Data: Measurements taken at the source of a business process.

    Database: An electronic gathering of information organized in some way to make it easy to search, discover, analyze, and manipulate.

    Decision Screens: Sets of criteria that are applied as checklists or screens at new product decision points. The criteria may vary by stage in the process. (See Chapter 7 in The PDMA ToolBook 1 and

    Chapter 21 of The PDMA HandBook 2nd Edition.)

    Decision Tree: A diagram used for making decisions in business or computer programming. The "branches" of the tree diagram represent choices with associated risk s, costs, results, and outcome probabilities. By calculating outcomes (profits) for each of the branches, the best decision for the firm can be determined.

    Decline Stage: The fourth and last stage of the product life cycle. Entry into this stage is generally caused by technology advancements, consumer or user preference changes, global competition or environmental or regulatory changes. (See Chapter 34 of The PDMA HandBook 2nd Edition).

    Defenders: Firms that stake out a product turf and protect it by whatever means, not necessarily through developing new products.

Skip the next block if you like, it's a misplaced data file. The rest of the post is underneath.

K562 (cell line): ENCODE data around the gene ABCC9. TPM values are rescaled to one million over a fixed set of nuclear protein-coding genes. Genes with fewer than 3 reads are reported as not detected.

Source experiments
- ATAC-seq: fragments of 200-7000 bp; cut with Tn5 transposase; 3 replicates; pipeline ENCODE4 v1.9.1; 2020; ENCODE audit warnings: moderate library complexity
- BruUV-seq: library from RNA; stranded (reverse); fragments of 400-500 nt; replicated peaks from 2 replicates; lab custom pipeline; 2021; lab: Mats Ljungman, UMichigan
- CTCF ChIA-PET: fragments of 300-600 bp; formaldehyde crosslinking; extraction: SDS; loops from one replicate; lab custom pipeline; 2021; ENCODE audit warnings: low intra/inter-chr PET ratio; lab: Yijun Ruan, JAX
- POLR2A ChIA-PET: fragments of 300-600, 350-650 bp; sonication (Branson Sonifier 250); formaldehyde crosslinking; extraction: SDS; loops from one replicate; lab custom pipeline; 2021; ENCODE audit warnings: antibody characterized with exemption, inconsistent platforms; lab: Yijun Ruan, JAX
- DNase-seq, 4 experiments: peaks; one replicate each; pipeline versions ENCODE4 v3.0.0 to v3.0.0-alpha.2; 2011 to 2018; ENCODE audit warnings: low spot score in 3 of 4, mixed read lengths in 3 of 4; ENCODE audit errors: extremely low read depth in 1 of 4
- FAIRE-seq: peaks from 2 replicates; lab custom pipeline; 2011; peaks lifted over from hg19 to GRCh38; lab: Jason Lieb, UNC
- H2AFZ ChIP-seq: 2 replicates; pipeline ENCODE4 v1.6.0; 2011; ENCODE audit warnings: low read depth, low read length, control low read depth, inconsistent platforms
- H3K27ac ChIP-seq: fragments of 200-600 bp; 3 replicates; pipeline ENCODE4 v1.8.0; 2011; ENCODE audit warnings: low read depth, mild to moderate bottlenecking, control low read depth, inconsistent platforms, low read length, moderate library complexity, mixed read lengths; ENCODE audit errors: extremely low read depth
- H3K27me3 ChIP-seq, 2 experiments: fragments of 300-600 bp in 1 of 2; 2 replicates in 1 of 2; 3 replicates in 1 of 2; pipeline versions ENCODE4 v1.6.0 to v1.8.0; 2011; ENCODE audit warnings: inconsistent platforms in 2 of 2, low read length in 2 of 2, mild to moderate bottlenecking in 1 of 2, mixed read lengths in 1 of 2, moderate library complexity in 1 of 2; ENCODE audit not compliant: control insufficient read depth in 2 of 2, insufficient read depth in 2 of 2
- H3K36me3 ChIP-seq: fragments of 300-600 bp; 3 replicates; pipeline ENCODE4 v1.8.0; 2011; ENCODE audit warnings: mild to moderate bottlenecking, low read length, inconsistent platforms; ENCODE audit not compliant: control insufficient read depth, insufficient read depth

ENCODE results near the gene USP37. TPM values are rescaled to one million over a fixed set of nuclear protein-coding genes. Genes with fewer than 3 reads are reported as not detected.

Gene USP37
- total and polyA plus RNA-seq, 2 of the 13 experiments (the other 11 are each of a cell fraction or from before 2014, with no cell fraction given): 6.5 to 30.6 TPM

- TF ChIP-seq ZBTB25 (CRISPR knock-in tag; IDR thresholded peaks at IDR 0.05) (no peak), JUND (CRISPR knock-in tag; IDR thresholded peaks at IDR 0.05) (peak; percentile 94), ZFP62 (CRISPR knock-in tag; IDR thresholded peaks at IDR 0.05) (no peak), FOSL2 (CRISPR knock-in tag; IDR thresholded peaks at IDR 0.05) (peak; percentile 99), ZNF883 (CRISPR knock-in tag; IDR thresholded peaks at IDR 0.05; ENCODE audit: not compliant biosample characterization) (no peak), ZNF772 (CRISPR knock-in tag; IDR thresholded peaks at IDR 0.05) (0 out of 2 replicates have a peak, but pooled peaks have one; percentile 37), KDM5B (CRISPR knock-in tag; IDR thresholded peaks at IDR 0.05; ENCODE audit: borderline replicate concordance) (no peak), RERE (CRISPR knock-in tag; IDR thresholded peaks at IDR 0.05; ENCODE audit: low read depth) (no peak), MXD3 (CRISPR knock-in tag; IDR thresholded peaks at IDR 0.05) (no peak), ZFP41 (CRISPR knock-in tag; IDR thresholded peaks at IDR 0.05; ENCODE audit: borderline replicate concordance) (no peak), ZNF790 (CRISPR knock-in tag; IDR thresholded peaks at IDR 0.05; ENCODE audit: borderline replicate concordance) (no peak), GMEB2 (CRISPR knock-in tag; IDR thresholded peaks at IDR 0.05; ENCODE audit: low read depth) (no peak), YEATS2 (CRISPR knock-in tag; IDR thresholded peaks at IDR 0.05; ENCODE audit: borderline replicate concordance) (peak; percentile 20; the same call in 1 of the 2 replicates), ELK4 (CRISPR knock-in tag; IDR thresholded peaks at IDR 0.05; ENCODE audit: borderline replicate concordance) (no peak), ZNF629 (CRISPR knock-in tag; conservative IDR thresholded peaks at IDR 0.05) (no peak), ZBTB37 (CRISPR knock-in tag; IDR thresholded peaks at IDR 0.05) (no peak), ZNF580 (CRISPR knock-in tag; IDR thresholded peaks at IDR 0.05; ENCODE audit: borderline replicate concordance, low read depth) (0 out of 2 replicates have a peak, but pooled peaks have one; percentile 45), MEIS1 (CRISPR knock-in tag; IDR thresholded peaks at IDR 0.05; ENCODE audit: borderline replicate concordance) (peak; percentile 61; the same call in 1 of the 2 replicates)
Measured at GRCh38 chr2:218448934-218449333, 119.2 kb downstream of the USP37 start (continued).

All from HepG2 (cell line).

Deliverable: The output (such as test reports, regulatory approvals, working prototypes or marketing research reports) that shows a project has achieved a result. Deliverables may be specified for the commercial launch of the product or at the end of a development stage.

    Delphi Processes: A technique that uses iterative rounds of consensus development across a group of experts to arrive at a forecast of the most probable outcome for some future state. Demographic: The statistical description of a human population. Characteristics included in the description may include gender, age, education level, and marital status, as well as various behavioral and psychological characteristics.